Breaking Musical Rules 2

This is the second in set of examples of musical structures which sound good despite being well outside of the rules of traditional Western music theory, and revolves around pad sounds.

Pad sounds usually exist (as the name suggests!) to ‘pad-out’ an arrangement, and give it some additional texture and depth.  As they’re usually designed to sit behind the main instruments/elements of a track, you can often get away with more abstract textures, created by more complex chords.  I can still clearly remember my eureka moment many years ago, when I discovered that really nice pad sounds could be made with a low-pass filtered synth patch, played by a thick, jazzy chord (9th, 11th, etc…).

During 2016 I experimented quite a lot with different ways of making pad sounds, and discovered that you don’t have to limit textures to complex jazz chords… you can use all kinds of diatonic structures and ‘chords’ which are way outside of the bounds of traditional music theory.

The example I’ll use is part of the pad sound I used in ‘Push On‘.  I used a couple of different instrument layers to arrive at the final sound, but one of those layers used a preset sound from Spectrasonics Atmosphere.  The soloed layer sounds like this…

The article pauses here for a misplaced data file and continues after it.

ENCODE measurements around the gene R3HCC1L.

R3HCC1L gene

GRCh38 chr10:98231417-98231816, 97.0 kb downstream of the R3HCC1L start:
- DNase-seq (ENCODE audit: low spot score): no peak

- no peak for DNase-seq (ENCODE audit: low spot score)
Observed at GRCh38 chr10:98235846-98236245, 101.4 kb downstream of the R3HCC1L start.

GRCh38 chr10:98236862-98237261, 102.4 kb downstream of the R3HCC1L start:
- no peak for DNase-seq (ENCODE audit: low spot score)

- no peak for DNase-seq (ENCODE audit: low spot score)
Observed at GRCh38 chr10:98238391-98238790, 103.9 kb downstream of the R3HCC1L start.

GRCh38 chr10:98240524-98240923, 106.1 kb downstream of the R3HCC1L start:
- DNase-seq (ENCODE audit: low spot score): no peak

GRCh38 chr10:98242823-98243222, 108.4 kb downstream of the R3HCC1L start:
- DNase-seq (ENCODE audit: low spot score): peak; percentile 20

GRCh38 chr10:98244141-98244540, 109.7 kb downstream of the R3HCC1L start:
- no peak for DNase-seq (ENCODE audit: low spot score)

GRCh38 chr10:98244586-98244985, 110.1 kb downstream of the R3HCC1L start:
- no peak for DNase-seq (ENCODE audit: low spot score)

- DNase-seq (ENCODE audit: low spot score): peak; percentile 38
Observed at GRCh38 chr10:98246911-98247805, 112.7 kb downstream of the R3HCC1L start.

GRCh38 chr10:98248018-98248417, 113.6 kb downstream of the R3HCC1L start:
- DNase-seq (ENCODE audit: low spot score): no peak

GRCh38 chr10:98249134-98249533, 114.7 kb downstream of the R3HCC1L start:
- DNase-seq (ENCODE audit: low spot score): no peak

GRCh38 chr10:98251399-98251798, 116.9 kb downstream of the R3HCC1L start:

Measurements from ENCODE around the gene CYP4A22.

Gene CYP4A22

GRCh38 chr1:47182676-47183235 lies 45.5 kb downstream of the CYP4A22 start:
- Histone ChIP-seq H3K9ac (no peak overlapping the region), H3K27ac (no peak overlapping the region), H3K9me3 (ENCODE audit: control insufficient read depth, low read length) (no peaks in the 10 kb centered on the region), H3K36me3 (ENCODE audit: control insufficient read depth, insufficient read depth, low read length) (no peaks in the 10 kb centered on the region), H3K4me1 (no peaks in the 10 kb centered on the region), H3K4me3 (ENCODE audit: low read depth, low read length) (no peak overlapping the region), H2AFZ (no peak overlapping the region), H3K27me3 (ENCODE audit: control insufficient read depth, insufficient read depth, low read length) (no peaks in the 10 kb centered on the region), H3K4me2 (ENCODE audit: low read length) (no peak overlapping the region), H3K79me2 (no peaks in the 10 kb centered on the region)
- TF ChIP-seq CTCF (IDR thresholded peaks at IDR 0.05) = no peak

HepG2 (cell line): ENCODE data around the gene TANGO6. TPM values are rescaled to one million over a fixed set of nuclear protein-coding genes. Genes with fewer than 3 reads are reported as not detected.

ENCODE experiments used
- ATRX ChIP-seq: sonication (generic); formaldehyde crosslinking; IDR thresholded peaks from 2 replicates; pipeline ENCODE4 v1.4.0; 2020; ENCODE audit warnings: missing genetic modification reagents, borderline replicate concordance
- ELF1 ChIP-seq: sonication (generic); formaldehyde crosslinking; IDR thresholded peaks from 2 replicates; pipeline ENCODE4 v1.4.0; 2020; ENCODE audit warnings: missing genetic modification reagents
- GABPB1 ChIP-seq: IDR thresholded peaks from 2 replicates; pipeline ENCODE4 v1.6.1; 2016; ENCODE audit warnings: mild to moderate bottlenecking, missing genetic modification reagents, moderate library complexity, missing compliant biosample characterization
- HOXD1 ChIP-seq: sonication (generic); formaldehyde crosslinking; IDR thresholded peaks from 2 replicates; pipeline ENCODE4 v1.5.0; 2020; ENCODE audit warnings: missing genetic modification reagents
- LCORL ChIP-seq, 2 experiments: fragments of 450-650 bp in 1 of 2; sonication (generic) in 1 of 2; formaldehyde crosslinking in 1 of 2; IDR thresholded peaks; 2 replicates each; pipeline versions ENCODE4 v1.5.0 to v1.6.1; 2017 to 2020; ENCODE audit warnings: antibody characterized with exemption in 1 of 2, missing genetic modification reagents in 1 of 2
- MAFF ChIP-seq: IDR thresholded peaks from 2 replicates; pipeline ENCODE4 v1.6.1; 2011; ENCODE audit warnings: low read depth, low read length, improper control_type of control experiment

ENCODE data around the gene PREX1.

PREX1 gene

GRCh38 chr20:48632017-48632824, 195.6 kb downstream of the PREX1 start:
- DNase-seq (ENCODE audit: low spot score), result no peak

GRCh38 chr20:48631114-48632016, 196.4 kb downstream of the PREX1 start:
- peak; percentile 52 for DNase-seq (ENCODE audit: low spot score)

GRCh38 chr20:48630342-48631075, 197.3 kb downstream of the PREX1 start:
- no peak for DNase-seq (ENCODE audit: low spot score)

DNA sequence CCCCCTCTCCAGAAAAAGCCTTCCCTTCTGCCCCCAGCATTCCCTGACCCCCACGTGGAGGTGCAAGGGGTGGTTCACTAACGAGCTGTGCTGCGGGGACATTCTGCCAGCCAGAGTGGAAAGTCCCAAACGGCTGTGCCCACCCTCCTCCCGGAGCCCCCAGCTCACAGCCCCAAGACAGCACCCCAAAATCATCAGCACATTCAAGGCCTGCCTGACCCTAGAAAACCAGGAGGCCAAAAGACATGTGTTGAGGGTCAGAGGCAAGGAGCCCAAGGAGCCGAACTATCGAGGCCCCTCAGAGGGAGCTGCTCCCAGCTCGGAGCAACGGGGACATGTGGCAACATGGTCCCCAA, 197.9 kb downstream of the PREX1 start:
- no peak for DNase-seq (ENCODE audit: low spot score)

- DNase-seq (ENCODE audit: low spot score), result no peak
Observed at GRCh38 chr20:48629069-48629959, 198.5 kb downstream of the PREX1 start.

… and was played using the following ‘chord’…

breaking-musical-rules-2-1

That’s basically the first 4 intervals of a C major scale played together in consecutive octaves.  It’s also miles away from anything that you’d learn from traditional Western music theory (it can actually be ‘played’ by two very comfortably spaced fists on the keyboard!).  This is the kind of chord I would never expect to fit into anything but the most avante-garde of music styles (due to preconceived ideas of what harmonies will work), and hence would be very unlikely to try or experiment with when putting a track together.  But I discovered last year that you can often use these types of complex and unconventional chords for pads (I used similar and often more complex chords in other tracks I produced in 2016 aswell).

Part of what makes it possible is the use of low-pass filtering in pad instruments.  If you were to play the same chord on a loud piano or with an orchestral string patch, the mash of upper harmonics it would produce would sound quite messy and dissonant (like playing the piano with your fist!).  But as this patch has a lot of those upper harmonics rolled off, it allows more complex (and traditionally dissonant) sets of intervals to work better together.

Just as a reference, a single note played on the same Atmosphere patch sounds like this (with no high-pass filter and hence more low end)…